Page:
30 years of Paywalled Articles

I want to take a moment to talk about the availability of scientific articles, in this 30th anniversary of the world wide web.

Coming up to the 30th anniversary of the world wide web, I want to say that it’s amazing just how much information has now been made freely available. Fair enough, in the most recent years fake news seems to have made a disconcerting rise, but at the same time the wealth of real reliable knowledge has exploded.

Image by Roman Kraft

Part of this revolves around the humble PDF and the scientific article. In the past these, I understand, would largely have been hidden away in journals which you would need to hunt down a hard copy of in a library. Luckily I come late enough in life to have been able to avoid this in my studies. When I want something, I can just get a copy from the web.

Kind of.

I have encountered a number of issues which make it difficult to actually access such content, and which I believe probably causes difficulty for many other people as well, and poses a great challenge to the open web as a whole.


Paywalled articles are annoying, and relying on paid journal distributors is a poor move. Better informed individuals than me have written on why such a direction for academia is a poor move, so I won’t keep beating the dead horse. I believe in open access, but for the moment that’s a fully reliable solution.

First, on the point of them being annoying, I can’t count the number of times I’ve encountered an article but have been forbidden from accessing it. This despite the fact that my university has a paid subscription for it. I have to hunt down credentials and enter them in order to view an article, I have to create an account on myriad services to download a PDF.

My university has a web proxy I can use, so I built a browser extension to let me quickly route through that, but I am fairly certain this is not the kind of web that Berners-Lee envisaged when he invented the web decades ago.

Back then you just accessed a server and got your document. In fact, even going as far back as the internet itself, that’s the model. I fail to see why things have to be so difficult nowadays. Even if broadband speeds have gone up, we’ve gone backwards in how easily available things are.

DRM & Formats

An issue that can be associated with the paywall. Digital Restriction Management is when a special measure, typically software, is used to prevent you using the file however you wish.

I despise DRM and thankfully haven’t had to deal with it when reading articles. It is however a concern, more particularly with eBooks. The web should have been about openness and freedom to share common readable formats of information. 30 years after the web started, any browser can still interact with HTML (even if some parts are deprecated, RIP <marquee>). I really don’t think the same can be said of DRM software.

Flash, though it hangs on by a thread, is in the throes of a very prolonged and painful death. Ignoring all the security holes I believe this is in part thanks to the fact that it is not an open format. How long until Adobe Digital Editions dies off and no-one can read certain formats of eBook from a publisher, should they go bust?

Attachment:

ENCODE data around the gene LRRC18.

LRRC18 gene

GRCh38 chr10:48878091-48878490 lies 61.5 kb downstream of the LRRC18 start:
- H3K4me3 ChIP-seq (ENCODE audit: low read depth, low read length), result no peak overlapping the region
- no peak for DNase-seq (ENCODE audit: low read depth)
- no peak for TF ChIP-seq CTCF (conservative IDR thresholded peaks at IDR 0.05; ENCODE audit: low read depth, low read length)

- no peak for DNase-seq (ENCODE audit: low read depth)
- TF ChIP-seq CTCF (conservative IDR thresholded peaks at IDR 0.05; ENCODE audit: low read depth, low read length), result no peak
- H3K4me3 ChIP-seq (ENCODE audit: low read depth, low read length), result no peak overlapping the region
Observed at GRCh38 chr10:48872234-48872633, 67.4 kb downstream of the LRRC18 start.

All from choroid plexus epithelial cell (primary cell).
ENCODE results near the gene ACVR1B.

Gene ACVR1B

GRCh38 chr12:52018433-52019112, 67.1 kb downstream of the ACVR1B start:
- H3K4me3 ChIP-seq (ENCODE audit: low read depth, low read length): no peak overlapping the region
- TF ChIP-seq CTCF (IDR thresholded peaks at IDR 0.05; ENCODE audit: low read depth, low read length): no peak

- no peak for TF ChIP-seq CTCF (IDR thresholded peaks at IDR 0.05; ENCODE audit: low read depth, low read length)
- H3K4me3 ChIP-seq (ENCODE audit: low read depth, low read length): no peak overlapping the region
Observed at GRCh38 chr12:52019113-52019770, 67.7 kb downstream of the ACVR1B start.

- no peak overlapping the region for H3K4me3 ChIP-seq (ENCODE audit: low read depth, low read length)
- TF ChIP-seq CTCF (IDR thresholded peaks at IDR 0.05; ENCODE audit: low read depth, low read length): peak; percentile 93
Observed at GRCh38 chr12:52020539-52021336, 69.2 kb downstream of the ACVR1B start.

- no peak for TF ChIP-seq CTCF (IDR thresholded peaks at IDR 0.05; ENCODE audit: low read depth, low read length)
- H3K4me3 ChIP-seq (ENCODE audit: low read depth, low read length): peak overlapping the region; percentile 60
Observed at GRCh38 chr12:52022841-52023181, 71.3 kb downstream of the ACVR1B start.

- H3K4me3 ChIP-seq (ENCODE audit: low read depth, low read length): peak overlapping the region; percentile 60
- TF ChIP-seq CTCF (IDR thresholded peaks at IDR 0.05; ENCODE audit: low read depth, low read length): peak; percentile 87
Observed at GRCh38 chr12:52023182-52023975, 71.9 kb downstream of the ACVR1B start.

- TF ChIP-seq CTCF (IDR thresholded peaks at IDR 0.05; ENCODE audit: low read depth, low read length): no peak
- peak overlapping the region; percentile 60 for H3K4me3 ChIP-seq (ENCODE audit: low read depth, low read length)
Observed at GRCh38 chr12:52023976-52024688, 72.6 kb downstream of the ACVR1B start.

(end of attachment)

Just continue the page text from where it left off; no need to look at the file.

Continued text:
Even though people often tout that once something goes online, that isn’t true forever. The same happens far too often with PDF articles. Theoretically once an article is made available, it should always be available in some form, either by the author or the conference or the journal publishing it.

Authors make use of preprints, as mentioned journals have a monetary incentive to always offer access. The biggest offender I’ve come across for failing to archive are conferences though. The ones I follow (typically Computer Science ones) make their PDFs available online, but there’s no guarantee they’ll stay there once next year’s web site goes up.

The most annoying part of this is when they forget to update their DOI resolvers and references. Everything else relies on this references pointing to the right document, but once that starts giving you 404s, everything else breaks down. From the databases to the Sci-Hub, if the DOI doesn’t point correctly, it becomes extremely difficult to find the right file.

I would hope that, another 30 years from now, a better solution will be devised to archive all of the important scientific documents, studies and proposals that have been made. This will likely never happen completely due to the fact that it conflicts with copyright, but one can hope.

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  1. Great article, thanks for using this anniversary to share your thoughts on such topics. 🙂

  2. I must agree as you say “Even if broadband speeds have gone up, we’ve gone backwards in how easily available things are.” (May I use that?)
    I can empathize with your frustration, especially trying to do research on your paper. In your position you should have the necessary resources at your fingertips to access needed articles or papers.
    When I became ill several years ago I tried my best to inform myself of what/why my body was attacking itself. I found a myriad of articles I could not access. Luckily the Hospital Library became my best resource as well as PLOS.
    I can somewhat understand journalistic articles being “Paywalled”. Journalists need and deserve to be paid and without a subscriptions the paper/journal/site gets no revenue to pay their sources.
    And don’t get me going on those (supposed) news sites that don’t pay their writers… and there are more than a few.

    1. I definitely agree that news journalists are entitled to charge for access to their content. But for scientific journals, there’s apparently no guarantee that those hwo write the articles will ever see any of the money from a subscription fee.


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